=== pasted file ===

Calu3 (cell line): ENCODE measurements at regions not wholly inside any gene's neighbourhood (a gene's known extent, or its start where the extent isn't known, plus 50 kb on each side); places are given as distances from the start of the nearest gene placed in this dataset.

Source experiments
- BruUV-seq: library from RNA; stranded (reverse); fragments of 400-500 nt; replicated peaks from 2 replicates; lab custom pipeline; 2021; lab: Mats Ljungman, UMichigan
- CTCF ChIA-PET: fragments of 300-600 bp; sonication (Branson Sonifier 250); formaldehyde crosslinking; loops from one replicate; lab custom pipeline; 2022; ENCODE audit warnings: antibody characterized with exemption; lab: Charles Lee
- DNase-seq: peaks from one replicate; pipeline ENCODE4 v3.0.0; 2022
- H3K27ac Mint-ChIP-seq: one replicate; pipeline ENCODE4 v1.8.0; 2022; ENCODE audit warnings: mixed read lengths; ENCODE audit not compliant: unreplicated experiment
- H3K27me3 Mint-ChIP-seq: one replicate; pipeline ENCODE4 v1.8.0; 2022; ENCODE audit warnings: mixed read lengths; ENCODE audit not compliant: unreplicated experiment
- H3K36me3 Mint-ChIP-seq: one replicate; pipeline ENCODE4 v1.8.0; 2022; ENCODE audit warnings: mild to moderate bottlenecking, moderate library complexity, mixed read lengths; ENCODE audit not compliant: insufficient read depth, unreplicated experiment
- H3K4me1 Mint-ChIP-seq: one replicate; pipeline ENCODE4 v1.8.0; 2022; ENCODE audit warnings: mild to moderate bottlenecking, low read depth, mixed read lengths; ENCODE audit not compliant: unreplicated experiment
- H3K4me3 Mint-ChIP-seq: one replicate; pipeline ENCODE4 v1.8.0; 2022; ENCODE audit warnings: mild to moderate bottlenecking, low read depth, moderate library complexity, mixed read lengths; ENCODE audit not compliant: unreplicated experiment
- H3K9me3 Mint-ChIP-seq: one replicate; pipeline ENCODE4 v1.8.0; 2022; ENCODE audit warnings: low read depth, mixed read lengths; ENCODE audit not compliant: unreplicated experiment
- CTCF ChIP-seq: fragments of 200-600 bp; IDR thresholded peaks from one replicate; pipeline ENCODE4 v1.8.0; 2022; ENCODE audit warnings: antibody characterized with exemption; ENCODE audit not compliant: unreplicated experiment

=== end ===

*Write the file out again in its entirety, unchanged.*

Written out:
Calu3 (cell line): ENCODE measurements at regions not wholly inside any gene's neighbourhood (a gene's known extent, or its start where the extent isn't known, plus 50 kb on each side); places are given as distances from the start of the nearest gene placed in this dataset.

Source experiments
- BruUV-seq: library from RNA; stranded (reverse); fragments of 400-500 nt; replicated peaks from 2 replicates; lab custom pipeline; 2021; lab: Mats Ljungman, UMichigan
- CTCF ChIA-PET: fragments of 300-600 bp; sonication (Branson Sonifier 250); formaldehyde crosslinking; loops from one replicate; lab custom pipeline; 2022; ENCODE audit warnings: antibody characterized with exemption; lab: Charles Lee
- DNase-seq: peaks from one replicate; pipeline ENCODE4 v3.0.0; 2022
- H3K27ac Mint-ChIP-seq: one replicate; pipeline ENCODE4 v1.8.0; 2022; ENCODE audit warnings: mixed read lengths; ENCODE audit not compliant: unreplicated experiment
- H3K27me3 Mint-ChIP-seq: one replicate; pipeline ENCODE4 v1.8.0; 2022; ENCODE audit warnings: mixed read lengths; ENCODE audit not compliant: unreplicated experiment
- H3K36me3 Mint-ChIP-seq: one replicate; pipeline ENCODE4 v1.8.0; 2022; ENCODE audit warnings: mild to moderate bottlenecking, moderate library complexity, mixed read lengths; ENCODE audit not compliant: insufficient read depth, unreplicated experiment
- H3K4me1 Mint-ChIP-seq: one replicate; pipeline ENCODE4 v1.8.0; 2022; ENCODE audit warnings: mild to moderate bottlenecking, low read depth, mixed read lengths; ENCODE audit not compliant: unreplicated experiment
- H3K4me3 Mint-ChIP-seq: one replicate; pipeline ENCODE4 v1.8.0; 2022; ENCODE audit warnings: mild to moderate bottlenecking, low read depth, moderate library complexity, mixed read lengths; ENCODE audit not compliant: unreplicated experiment
- H3K9me3 Mint-ChIP-seq: one replicate; pipeline ENCODE4 v1.8.0; 2022; ENCODE audit warnings: low read depth, mixed read lengths; ENCODE audit not compliant: unreplicated experiment
- CTCF ChIP-seq: fragments of 200-600 bp; IDR thresholded peaks from one replicate; pipeline ENCODE4 v1.8.0; 2022; ENCODE audit warnings: antibody characterized with exemption; ENCODE audit not compliant: unreplicated experiment